- What is a robotic hair transplant?
- Is there an ideal patient for robotic FUE?
- How does the ARTAS System work?
- How long does a robotic procedure take?
- How does recovery from a robotic hair transplant compare to FUT or FUE procedures?
- Does an ARTAS robotic hair transplant require stitches?
- Does the robot work with dark, blonde, gray, curly, white, or ethnic hair?
- How is robotic FUE different than manual FUE and what are the advantages?
- Does the ARTAS robot perform the entire procedure?
- Does robotic FUE eliminate pain and scarring?
- Can I see a preview of how my hair will look after my ARTAS robotic hair transplant?
- Are there more risks using a robot or with a physician using a handheld instrument?
- What are the qualifications of the ARTAS technicians you use?
- How does the ARTAS System compare to Neograft?
What is a Robotic Hair Transplant?
A robotic hair transplant is a type of hair restoration procedure where donor hair is removed directly from the back and sides of the scalp using robotic control. The specific type of hair transplant where robotic technology is used is called Follicular Unit Extraction (FUE). In FUE, a small round punch instrument separates individual follicular units (naturally occurring groups of 1-4 hairs) from the surrounding tissue so they can be extracted then implanted in the balding area. This process is very tedious and exacting, and when it is performed using manual instruments it often leads to significant damage or injury to the follicles.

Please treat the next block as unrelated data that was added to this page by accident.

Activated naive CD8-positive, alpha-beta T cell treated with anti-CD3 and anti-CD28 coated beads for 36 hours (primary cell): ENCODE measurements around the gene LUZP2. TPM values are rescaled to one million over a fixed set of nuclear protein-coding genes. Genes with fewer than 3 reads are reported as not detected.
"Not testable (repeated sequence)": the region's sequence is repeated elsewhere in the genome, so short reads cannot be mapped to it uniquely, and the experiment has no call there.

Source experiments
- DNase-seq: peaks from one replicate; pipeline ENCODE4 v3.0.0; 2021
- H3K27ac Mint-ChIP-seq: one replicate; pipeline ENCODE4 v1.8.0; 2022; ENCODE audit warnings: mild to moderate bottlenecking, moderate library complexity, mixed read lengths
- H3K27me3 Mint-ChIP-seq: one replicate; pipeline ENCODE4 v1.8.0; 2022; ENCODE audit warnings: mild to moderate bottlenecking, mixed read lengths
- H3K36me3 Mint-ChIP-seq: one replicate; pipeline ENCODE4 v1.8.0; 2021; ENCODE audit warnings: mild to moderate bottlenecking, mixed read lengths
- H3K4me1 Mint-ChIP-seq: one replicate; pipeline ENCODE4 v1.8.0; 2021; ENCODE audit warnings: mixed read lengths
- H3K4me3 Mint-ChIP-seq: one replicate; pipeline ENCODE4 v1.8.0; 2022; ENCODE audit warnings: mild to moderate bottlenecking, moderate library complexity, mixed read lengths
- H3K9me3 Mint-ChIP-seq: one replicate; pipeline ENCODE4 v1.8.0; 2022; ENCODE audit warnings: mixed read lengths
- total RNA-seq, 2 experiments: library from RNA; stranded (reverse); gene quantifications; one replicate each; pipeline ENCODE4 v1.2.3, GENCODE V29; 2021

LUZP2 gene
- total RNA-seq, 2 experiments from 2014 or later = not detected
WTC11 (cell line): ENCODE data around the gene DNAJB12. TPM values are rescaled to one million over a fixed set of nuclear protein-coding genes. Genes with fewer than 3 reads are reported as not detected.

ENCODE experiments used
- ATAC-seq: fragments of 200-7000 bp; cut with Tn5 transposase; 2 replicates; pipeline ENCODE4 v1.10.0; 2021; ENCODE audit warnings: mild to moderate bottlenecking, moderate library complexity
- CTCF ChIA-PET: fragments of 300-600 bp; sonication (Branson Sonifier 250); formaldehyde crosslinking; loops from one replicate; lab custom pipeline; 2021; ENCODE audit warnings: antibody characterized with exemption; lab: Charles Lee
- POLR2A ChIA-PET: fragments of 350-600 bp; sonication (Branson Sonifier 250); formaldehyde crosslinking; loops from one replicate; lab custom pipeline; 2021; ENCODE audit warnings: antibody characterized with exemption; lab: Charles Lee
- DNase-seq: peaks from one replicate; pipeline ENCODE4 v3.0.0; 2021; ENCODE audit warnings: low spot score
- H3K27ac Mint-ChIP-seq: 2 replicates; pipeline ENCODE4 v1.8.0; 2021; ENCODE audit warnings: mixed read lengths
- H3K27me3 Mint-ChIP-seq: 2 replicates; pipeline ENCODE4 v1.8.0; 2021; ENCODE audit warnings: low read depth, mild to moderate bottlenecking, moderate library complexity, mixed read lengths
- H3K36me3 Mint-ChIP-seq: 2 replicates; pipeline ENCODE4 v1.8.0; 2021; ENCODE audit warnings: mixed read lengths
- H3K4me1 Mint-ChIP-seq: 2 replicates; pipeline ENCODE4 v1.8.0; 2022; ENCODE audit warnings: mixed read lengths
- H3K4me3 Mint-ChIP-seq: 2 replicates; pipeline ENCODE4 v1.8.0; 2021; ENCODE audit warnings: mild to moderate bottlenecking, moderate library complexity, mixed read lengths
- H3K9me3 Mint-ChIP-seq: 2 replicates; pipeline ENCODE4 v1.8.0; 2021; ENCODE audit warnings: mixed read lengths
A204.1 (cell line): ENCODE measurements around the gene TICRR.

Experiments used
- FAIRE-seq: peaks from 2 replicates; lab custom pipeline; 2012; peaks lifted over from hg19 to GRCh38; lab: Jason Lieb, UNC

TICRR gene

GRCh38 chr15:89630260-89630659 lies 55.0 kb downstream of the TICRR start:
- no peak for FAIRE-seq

Robotic technology allows the FUE procedure to be performed in a more precise and consistent way, ultimately maximizing the growth of the grafts. In a robotic FUE hair transplant, follicular units are extracted one at a time by the image-guided, computer-driven system called the ARTAS Robotic System, a technology developed by the company Restoration Robotics. At Bernstein Medical, all FUE procedures employ the speed and precision of the robotic system.
Is There an Ideal Patient for Robotic FUE?
The indications for Robotic FUE are similar to manual FUE. FUE can be performed on any patient who is a candidate for a hair transplant. In general, robotic follicular unit extraction is particularly suited to patients who wish to maintain a short hair style and who are very physically active and want to return to sports or rigorous activity as soon as possible. FUE is also the treatment of choice for patients with very tight scalps or who have an increased risk of donor scarring.